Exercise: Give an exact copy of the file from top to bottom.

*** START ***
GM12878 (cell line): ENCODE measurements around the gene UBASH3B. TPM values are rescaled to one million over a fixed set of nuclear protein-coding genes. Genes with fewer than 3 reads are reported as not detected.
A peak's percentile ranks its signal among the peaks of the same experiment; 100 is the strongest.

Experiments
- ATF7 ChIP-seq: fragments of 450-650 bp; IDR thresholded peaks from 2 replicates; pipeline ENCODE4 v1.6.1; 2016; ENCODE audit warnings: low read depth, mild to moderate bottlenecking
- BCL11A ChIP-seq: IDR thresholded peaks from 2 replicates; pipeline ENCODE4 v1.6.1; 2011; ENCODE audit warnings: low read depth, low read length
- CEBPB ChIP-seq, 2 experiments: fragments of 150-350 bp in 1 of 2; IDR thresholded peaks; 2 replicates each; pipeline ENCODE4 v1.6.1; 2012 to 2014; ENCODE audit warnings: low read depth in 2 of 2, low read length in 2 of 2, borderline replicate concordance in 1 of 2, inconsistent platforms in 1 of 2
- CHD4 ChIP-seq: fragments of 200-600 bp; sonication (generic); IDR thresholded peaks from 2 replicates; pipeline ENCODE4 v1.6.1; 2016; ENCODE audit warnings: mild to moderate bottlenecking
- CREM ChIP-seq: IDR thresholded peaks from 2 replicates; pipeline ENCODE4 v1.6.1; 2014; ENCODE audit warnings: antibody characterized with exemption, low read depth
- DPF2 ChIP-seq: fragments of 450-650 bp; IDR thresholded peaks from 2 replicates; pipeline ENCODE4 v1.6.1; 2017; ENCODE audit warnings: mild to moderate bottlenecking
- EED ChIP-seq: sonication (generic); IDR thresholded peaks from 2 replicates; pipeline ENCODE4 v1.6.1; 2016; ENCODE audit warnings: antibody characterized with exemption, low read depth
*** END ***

GM12878 (cell line): ENCODE measurements around the gene UBASH3B. TPM values are rescaled to one million over a fixed set of nuclear protein-coding genes. Genes with fewer than 3 reads are reported as not detected.
A peak's percentile ranks its signal among the peaks of the same experiment; 100 is the strongest.

Experiments
- ATF7 ChIP-seq: fragments of 450-650 bp; IDR thresholded peaks from 2 replicates; pipeline ENCODE4 v1.6.1; 2016; ENCODE audit warnings: low read depth, mild to moderate bottlenecking
- BCL11A ChIP-seq: IDR thresholded peaks from 2 replicates; pipeline ENCODE4 v1.6.1; 2011; ENCODE audit warnings: low read depth, low read length
- CEBPB ChIP-seq, 2 experiments: fragments of 150-350 bp in 1 of 2; IDR thresholded peaks; 2 replicates each; pipeline ENCODE4 v1.6.1; 2012 to 2014; ENCODE audit warnings: low read depth in 2 of 2, low read length in 2 of 2, borderline replicate concordance in 1 of 2, inconsistent platforms in 1 of 2
- CHD4 ChIP-seq: fragments of 200-600 bp; sonication (generic); IDR thresholded peaks from 2 replicates; pipeline ENCODE4 v1.6.1; 2016; ENCODE audit warnings: mild to moderate bottlenecking
- CREM ChIP-seq: IDR thresholded peaks from 2 replicates; pipeline ENCODE4 v1.6.1; 2014; ENCODE audit warnings: antibody characterized with exemption, low read depth
- DPF2 ChIP-seq: fragments of 450-650 bp; IDR thresholded peaks from 2 replicates; pipeline ENCODE4 v1.6.1; 2017; ENCODE audit warnings: mild to moderate bottlenecking
- EED ChIP-seq: sonication (generic); IDR thresholded peaks from 2 replicates; pipeline ENCODE4 v1.6.1; 2016; ENCODE audit warnings: antibody characterized with exemption, low read depth